MCQ-> Directions : Choose the word/group of words which is most opposite in meaning to the word / group of words printed in bold as used in the passage.When times are hard, doomsayers are aplenty. The problem is that if you listen to them too carefully, you tend to overlook the most obvious signs of change. 2011 was a bad year. Can 2012 be any worse? Doomsday forecasts are the easiest to make these days. So let's try a contrarian's forecast instead. Let's start with the global economy. We have seen a steady flow of good news from the US. The employment situation seems to be improving rapidly and consumer sentiment, reflected in retail expenditures on discretionary items like electronics and clothes, has picked up. If these trends sustain, the US might post better growth numbers for 2012 than the 1.5 - 1.8 percent being forecast currently. Japan is likely to pull out of a recession in 2012 as post-earthquake reconstruction efforts gather momentum and the fiscal stimulus announced in 2011 begin to pay off. The consensus estimate for growth in Japan is a respectable 2 percent for 2012. The "hard landing' scenario for China remains and will remain a myth. Growth might decelerate further from the 9 percent that is expected to clock in 2011 but is unlikely to drop below 8 - 8.5 percent in 2012. Europe is certainly in a spot of trouble. It is perhaps already in recession and for 2012 it is likely to post mildly negative growth. The risk of implosion has dwindled over the last few months- peripheral economies like Greece, Italy and Spain have new governments in place and have made progress towards genuine economic reform. Even with some these positive factors in place, we have to accept the fact that global growth in 2012 will be tepid. But there is a flipside to this. Softer growth means lower demand for commodities, and this is likely to drive a correction in commodity prices. Lower commodity inflation will enable emerging market central banks to reverse their monetary stance. China, for instance, has already reversed its stance and have pared its reserve ratio twice. The RBI also seems poised for a reversal in its rate cycle as headline inflation seems well one its way to its target of 7 percent for March 2012. That said, oil might be an exception to the general trend in commodities. Rising geopolitical tensions, particularly the continuing face-off between Iran and the US, might lead to a spurt in prices. It might make sense for our oil companies to hedge this risk instead of buying oil in the spot market. As inflation fears abate, and emerging market central banks begin to cut rates, two things could happen. Lower commodity inflation would mean lower interest rates and better credit availability. This could set the floor to growth and slowly reverse the business cycle within these economies. Second, as the fear of untamed, runaway inflation in these economies abates, the global investor's comfort levels with their markets will increase. Which of the emerging markets will outperform and who will leave behind? In an environment in which global growth is likely to be weak, economies like India that have a powerful domestic consumption dynamic should lead; those dependent on exports should, prima facie, fall behind. Specifically for India, a fall in the exchange rate could not have come at a better time. It will help Indian exporters gain market share even if global trade remains depressed. More importantly, it could lead to massive import substitution that favours domestic producers.Let’s now focus on India and start with a caveat. It is important not to confuse a short run cyclical dip with a permanent derating of its long-term structural potential. The arithmetic is simple. Our growth rate can be in the range of 7-10 percent depending on policy action. Ten percent if we get everything right, 7 percent if we get it all wrong. Which policies and reforms are critical to taking us to our 10 percent potential? In judging this, let’s again be careful. Let’s not go by the laundry list of reforms that FIIs like to wave: The increase in foreign equity limits in foreign shareholding, greater voting rights for institutional shareholders in banks, FDI in retail, etc. These can have an impact only at the margin. We need not bend over backwards to appease the FIIs through these reforms they will invest in our markets when momentum picks up and will be the first to exit when the momentum flags, reforms or not. The reforms that we need are the ones that can actually raise our sustainable longterm growth rate. These have to come in areas like better targeting of subsidies, making projects in infrastructure viable so that they draw capital, raising the productivity of agriculture, improving healthcare and education, bringing the parallel economy under the tax net, implementing fundamental reforms in taxation like GST and the direct tax code and finally easing the MYRIAD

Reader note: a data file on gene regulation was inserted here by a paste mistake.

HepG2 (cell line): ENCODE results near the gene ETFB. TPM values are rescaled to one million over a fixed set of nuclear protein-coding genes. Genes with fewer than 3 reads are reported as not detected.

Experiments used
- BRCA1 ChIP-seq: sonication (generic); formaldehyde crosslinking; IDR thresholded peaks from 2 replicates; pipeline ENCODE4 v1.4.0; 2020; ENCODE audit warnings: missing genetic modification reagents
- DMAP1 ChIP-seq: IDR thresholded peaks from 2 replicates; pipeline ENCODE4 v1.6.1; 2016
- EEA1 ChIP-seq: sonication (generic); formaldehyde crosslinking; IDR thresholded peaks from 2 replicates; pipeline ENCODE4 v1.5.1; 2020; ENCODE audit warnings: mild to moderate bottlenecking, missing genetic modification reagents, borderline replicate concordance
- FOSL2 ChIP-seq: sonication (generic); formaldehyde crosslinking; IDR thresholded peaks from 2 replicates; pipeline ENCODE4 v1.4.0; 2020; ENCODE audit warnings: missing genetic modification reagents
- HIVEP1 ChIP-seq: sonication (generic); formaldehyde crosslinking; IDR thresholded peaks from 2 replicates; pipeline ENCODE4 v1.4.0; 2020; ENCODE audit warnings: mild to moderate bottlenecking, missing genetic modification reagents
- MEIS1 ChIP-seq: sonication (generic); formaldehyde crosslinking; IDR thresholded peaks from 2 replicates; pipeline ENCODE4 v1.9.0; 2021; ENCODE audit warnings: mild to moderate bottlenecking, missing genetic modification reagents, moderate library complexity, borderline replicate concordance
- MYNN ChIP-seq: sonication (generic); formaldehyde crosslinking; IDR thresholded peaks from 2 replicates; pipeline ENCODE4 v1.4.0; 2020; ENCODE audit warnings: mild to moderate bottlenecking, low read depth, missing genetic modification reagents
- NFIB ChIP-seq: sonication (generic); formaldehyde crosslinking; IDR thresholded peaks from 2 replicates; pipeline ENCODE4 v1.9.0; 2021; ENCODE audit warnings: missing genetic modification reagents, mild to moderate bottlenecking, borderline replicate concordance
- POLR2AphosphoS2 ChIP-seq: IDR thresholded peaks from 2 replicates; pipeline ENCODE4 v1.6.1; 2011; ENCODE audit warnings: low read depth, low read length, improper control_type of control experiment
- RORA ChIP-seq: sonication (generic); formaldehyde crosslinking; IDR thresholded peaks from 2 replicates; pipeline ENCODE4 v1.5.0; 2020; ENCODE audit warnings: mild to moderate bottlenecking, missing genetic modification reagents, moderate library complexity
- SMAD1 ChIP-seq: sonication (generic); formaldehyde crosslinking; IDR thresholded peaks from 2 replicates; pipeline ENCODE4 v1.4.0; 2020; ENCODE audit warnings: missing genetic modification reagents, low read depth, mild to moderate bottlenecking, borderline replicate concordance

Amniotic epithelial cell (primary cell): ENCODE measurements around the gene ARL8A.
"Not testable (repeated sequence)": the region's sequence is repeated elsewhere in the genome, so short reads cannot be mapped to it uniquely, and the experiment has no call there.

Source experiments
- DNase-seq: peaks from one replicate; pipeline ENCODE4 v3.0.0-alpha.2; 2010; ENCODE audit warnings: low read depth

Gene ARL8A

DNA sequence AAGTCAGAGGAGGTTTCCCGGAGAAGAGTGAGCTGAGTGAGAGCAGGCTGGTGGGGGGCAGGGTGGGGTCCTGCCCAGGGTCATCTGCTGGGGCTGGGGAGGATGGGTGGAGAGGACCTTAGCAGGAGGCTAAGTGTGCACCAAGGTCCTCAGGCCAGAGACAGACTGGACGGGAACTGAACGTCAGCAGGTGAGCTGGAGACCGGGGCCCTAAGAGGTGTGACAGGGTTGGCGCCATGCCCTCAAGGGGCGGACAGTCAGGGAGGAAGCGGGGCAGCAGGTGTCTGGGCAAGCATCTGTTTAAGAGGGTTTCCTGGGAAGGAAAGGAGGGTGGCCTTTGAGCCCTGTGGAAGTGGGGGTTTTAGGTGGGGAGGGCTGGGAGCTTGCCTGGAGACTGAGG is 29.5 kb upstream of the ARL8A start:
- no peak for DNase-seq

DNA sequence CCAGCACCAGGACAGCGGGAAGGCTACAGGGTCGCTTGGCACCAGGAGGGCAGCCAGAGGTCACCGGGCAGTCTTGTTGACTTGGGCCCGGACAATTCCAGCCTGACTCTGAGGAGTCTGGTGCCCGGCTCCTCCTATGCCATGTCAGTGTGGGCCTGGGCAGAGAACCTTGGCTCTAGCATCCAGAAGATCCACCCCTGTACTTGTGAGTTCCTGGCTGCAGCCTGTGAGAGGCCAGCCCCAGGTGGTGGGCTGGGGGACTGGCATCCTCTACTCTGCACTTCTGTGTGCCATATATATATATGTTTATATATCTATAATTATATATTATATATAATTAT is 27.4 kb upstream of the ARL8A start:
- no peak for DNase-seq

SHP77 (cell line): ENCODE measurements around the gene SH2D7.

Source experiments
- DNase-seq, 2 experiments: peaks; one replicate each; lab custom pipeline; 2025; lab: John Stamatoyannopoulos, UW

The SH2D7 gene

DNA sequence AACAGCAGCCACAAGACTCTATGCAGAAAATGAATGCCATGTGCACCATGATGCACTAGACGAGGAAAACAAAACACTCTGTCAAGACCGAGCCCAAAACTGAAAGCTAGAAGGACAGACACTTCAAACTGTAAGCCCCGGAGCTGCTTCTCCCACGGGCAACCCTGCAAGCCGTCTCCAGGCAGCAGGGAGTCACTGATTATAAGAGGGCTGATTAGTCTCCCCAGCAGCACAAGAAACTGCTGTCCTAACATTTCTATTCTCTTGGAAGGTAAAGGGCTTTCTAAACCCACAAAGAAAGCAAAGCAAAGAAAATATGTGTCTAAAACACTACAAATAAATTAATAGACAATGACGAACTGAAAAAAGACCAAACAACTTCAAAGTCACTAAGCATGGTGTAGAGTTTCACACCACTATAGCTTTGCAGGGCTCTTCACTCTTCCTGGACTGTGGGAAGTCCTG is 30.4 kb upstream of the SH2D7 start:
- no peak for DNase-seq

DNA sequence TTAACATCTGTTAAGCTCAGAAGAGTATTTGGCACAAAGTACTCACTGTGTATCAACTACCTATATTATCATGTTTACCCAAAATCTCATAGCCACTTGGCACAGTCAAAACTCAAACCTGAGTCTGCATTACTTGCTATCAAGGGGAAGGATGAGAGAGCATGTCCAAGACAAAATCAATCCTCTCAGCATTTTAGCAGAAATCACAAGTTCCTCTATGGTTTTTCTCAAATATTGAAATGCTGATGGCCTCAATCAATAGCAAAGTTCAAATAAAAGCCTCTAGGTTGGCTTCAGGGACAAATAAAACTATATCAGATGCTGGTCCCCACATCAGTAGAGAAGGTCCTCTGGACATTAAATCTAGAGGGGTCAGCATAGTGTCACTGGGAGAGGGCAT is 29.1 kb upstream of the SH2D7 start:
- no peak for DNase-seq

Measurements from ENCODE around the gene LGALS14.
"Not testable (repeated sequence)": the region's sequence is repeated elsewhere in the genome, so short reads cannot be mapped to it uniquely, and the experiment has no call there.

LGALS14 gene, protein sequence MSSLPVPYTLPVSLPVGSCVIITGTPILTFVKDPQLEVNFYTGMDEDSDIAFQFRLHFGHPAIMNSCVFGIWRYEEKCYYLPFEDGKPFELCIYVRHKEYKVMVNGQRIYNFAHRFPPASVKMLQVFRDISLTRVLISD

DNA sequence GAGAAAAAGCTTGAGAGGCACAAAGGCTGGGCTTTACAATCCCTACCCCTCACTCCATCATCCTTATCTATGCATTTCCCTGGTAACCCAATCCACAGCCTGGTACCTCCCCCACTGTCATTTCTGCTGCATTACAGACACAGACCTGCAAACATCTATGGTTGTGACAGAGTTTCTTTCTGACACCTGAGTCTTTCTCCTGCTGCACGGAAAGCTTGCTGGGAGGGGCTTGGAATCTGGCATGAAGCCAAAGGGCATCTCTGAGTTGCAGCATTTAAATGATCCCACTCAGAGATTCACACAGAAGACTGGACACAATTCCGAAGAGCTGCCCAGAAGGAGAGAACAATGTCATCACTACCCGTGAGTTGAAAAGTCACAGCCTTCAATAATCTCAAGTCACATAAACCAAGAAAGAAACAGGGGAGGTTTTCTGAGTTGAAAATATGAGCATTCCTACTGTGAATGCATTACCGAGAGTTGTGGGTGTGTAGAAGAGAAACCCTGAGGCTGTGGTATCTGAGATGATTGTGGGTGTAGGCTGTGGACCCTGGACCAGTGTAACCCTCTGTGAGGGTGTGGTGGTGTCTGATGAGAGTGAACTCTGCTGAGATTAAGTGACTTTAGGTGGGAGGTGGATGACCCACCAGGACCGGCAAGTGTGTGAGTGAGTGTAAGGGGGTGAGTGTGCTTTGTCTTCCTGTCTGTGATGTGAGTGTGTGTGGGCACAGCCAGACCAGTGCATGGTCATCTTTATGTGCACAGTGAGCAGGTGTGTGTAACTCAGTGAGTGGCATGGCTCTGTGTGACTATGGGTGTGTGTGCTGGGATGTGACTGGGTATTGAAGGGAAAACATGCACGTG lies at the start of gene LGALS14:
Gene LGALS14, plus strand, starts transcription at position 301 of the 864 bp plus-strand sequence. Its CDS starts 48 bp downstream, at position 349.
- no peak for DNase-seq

rules and regulations that make doing business in India such a nightmare. A number of these things do not require new legislation and can be done through executive order.MYRIAD